on poppies, veterans, trolls, and doxing
I have nothing to apologize for. No one should apologize for having an unpopular opinion, or an opinion that the majority finds offensive.
Second, I said nothing disrespectful to veterans. My utter lack of respect -- my undying contempt -- is for rulers whose policies send humans into unnecessary armed conflict. Those rulers pay lip-service to "supporting" troops, while their policies ensure more humans will suffer from the effects of war.
If you're joining us in progress, here's what you missed.
Before the election, I took all my personal social media offline. We knew that the opposition would dedicate vast resources to digging up or fabricating anything they could use against NDP candidates. For some reason, no one directed me to remove wmtc links from the Wayback Machine (i.e., internet archives). This proved to be a grave error.
A right-wing political hack who masquerades as a journalist received excerpts from some old wmtc posts from a troll source. I know this because Hack forwarded Troll's email to me, with the identifiers scrubbed.
Hack did what hacks do, and trolls did what trolls do. Hack kept this going for way longer than any of us expected, dedicating three columns to me, and mentioning my name in several other columns. Eventually it was reported on by more mainstream media.
The right-wing attack machine moved from candidate to candidate, digging up tiny bits of online fodder, distorting and quoting out of context, in a ludicrous attempt to portray the NDP as a hotbed of wacko radicalism.
Doug Ford and his party waged the worst kind of campaign possible: they obfuscated facts, and relied on lies, sloganeering, and mudslinging.
Andrea Horwath and our party were consistently positive, focused, truthful, and precise.
That the majority of voters in Ontario chose the former over the latter is profoundly disturbing.
I thought I knew what it was like to be attacked by trolls, from early wmtc days. I was wrong. The trolls who attacked this blog were annoying gnats who could be easily batted away. The troll attack orchestrated by Hack & Co. was a whirling swarm of angry hornets, the size of a midwest twister.
Their weapons were the most vulgar kind of personal insults, and graphic threats of violence.
I have pretty thick skin and don't tend to take things personally. My union sisters and brothers often describe me as "fearless". But this was a form of violence, and it shook me.
I'm lucky that it didn't affect my outlook, my opinions, or my self-esteem. That's down to the amazing support I had -- from the party, from my union, from friends, and from strangers who agreed with my views and reached out to me. Because of this support, I was shielded from most of the invective. I saw only a small portion of it, yet that was enough to shake me. I felt that my personal safety was threatened. That's not easy to do to me.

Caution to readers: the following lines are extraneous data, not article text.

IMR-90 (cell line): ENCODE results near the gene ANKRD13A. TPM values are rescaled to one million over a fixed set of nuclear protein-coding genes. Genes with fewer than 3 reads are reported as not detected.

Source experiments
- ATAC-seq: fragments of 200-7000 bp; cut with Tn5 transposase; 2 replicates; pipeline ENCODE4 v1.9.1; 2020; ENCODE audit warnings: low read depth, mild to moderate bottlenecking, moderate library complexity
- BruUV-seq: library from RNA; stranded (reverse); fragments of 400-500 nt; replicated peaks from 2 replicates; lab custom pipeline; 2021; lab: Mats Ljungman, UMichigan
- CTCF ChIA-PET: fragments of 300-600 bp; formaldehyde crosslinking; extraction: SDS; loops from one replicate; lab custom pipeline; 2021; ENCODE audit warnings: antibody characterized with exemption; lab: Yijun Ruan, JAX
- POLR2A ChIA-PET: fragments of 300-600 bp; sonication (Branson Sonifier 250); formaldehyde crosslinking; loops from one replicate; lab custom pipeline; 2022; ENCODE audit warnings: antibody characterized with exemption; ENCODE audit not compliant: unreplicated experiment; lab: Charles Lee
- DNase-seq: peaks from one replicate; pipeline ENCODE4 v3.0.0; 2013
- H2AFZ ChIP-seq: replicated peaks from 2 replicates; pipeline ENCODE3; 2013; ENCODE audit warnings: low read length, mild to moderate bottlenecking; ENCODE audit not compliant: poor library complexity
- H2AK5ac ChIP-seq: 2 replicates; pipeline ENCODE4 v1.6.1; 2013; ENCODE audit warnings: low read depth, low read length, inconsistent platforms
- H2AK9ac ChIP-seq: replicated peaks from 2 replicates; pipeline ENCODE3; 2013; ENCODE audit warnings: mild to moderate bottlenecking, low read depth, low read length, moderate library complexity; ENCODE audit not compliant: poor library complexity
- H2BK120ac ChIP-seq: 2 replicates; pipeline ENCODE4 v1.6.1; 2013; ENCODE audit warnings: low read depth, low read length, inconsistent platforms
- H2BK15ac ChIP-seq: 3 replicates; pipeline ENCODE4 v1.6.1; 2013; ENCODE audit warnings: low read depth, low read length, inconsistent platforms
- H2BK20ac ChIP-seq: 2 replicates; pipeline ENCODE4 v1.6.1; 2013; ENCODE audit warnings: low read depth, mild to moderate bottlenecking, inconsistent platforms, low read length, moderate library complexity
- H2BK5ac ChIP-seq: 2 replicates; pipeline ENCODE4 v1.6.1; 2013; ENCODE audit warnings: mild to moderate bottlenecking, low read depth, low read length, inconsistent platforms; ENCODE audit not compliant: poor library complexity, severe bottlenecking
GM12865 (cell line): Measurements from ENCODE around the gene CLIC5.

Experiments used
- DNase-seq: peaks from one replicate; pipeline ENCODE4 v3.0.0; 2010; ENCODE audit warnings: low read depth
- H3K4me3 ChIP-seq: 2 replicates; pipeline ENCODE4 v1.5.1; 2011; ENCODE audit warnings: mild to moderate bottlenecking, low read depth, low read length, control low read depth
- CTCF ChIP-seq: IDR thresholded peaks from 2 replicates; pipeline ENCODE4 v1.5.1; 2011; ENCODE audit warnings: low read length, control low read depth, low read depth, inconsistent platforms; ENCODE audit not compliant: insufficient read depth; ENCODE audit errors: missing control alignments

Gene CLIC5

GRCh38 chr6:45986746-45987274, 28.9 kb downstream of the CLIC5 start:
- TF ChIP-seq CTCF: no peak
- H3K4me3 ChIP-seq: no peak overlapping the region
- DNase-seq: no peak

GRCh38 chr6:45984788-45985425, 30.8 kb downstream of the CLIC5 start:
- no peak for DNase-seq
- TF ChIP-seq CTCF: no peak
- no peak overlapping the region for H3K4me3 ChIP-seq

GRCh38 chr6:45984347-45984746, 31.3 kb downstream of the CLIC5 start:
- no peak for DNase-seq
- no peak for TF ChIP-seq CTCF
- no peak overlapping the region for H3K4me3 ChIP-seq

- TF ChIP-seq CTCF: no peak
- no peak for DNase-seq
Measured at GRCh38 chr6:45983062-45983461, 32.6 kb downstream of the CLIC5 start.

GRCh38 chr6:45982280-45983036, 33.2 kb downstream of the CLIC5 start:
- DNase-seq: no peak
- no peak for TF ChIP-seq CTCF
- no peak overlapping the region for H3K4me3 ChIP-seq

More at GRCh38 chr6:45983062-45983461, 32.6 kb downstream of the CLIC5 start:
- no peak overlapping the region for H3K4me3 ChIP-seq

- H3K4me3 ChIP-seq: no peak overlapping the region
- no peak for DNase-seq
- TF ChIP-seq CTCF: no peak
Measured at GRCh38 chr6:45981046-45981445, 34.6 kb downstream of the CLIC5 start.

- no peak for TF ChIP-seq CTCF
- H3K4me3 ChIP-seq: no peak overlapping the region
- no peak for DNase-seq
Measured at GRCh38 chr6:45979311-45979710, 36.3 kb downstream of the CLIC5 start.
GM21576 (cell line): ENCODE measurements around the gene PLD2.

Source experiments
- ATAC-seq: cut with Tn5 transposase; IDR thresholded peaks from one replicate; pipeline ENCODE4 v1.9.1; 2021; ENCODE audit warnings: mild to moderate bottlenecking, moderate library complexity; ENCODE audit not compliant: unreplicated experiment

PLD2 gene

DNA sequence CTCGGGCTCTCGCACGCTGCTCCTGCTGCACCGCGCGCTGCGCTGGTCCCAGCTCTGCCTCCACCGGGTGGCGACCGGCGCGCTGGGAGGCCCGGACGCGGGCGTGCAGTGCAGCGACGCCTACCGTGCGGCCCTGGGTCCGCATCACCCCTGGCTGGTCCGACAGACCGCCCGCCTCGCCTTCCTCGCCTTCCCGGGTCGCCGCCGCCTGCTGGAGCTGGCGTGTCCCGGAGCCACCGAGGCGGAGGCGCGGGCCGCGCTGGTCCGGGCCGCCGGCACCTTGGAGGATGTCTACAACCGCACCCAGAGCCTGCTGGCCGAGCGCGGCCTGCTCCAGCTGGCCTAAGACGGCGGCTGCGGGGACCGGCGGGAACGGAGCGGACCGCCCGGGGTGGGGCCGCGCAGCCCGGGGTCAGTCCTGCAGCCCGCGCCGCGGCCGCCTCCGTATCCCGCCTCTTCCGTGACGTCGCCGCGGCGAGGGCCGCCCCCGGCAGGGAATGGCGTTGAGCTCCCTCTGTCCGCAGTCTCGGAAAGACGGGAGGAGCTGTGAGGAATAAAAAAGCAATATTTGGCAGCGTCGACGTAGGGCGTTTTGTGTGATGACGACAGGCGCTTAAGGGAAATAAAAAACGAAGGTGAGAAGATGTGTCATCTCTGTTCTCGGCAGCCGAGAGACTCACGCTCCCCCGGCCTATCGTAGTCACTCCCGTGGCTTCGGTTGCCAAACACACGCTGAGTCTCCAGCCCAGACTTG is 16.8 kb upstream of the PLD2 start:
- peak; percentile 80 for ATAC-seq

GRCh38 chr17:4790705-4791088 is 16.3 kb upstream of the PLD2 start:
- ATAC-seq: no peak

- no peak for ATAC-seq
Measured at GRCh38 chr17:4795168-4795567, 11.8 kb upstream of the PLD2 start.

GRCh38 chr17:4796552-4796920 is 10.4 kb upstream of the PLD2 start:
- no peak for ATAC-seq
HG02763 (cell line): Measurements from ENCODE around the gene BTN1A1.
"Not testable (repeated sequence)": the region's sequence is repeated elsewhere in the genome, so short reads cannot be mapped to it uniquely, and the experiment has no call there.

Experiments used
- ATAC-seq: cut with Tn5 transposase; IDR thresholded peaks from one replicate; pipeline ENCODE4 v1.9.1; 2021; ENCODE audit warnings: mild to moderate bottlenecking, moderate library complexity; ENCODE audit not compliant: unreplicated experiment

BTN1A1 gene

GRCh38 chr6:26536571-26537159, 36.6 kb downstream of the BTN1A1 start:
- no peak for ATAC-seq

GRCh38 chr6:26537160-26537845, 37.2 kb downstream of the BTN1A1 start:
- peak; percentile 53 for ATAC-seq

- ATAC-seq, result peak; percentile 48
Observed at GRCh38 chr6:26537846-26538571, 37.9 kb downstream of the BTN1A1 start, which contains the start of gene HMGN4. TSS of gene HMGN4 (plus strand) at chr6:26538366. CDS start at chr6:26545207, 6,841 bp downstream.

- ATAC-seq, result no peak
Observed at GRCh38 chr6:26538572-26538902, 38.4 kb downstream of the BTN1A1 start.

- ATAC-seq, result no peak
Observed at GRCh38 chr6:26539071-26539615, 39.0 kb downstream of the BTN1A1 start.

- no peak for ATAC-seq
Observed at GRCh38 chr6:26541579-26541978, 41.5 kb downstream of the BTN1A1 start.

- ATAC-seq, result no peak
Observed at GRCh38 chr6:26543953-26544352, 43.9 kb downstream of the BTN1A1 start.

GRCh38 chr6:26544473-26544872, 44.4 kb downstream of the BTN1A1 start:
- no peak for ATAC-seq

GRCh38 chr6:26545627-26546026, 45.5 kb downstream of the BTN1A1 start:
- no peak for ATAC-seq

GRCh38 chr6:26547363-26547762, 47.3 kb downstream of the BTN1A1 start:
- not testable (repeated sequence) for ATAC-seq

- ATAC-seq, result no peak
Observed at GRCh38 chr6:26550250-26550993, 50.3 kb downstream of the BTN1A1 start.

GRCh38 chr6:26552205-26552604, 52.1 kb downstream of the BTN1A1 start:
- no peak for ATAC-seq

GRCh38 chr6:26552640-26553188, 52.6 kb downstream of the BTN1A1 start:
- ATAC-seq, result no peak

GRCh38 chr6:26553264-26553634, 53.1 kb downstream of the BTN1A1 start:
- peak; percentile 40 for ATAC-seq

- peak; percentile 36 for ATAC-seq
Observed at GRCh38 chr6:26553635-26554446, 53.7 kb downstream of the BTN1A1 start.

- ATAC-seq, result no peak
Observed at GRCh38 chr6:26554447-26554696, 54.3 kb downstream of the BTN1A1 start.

It's difficult -- nay, impossible -- for me to understand this kind of behaviour. The whitehot anger, the fervor so easily ignited -- the immediate willingness to attack, the assumed entitlement to say anything to anyone, hiding behind the anonymity of the internet. The seeming inability to respectfully disagree. It is truly beyond my understanding.
What I think about poppies, militarism, and veterans
I also link the symbolic poppy to the general militarism that infects our society -- where "support the troops" is code for "support the war". Militarism takes many forms, including recruiting in schools, honouring military members at sporting events, using weapons as entertainment, such as air shows, and for me, the ubiquitous poppy symbol.
Naturally I understand that the majority does not view the poppy symbol this way. Hundreds tried to enlighten me, as if somehow the view of the vast majority hadn't reached my ears. But guess what? I disagree.
I have never written or said anything that disparages veterans. On the contrary, the pages of this blog are replete with disgust for the governments that disrespect veterans by slashing funding for their health and rehabilitation. My "11.11" category is about peace. If wanting peace disrespects veterans, we are living in an Orwellian nightmare.
What supporting veterans should look like
I have no doubt that for some people the poppy is a potent symbol, and that they believe wearing this symbol shows respect and reverence for veterans. I have never suggested that other people shouldn't wear poppies. I simply choose not to wear one. (I don't refuse to wear one, as the memes said. I choose not to.)
To me, if we truly want to support veterans and military servicemembers, we must do two things.
One, create and fully fund a robust array of supports for people who have suffered from war, to support their physical and mental well-being. Our society does not do that.
And two, stop making war. Stop creating veterans. Search for ways to resolve conflicts that do not involve killing people. And never use war as a means to profit.
Until these things are done, you can cover yourself in poppies, and your "support" and "respect" will be as false as the plastic flowers you revere.
A final word about respect
I don't disrespect veterans. But I don't automatically respect someone because they are a veteran.
Many people contribute to our society through their work or their passions. Others harm our society with selfishness, greed, violence, and unkindness. When people are kind and generous, when they act with compassion and integrity, I respect them. When they do the opposite, I do not. This is as true for veterans as it is for teachers, social workers, nurses, or politicians.
People who hurl crude insults at strangers because they cannot abide a difference of opinion, but who claim to love freedom and respect veterans, are ignorant wretches. I don't respect them. I pity them.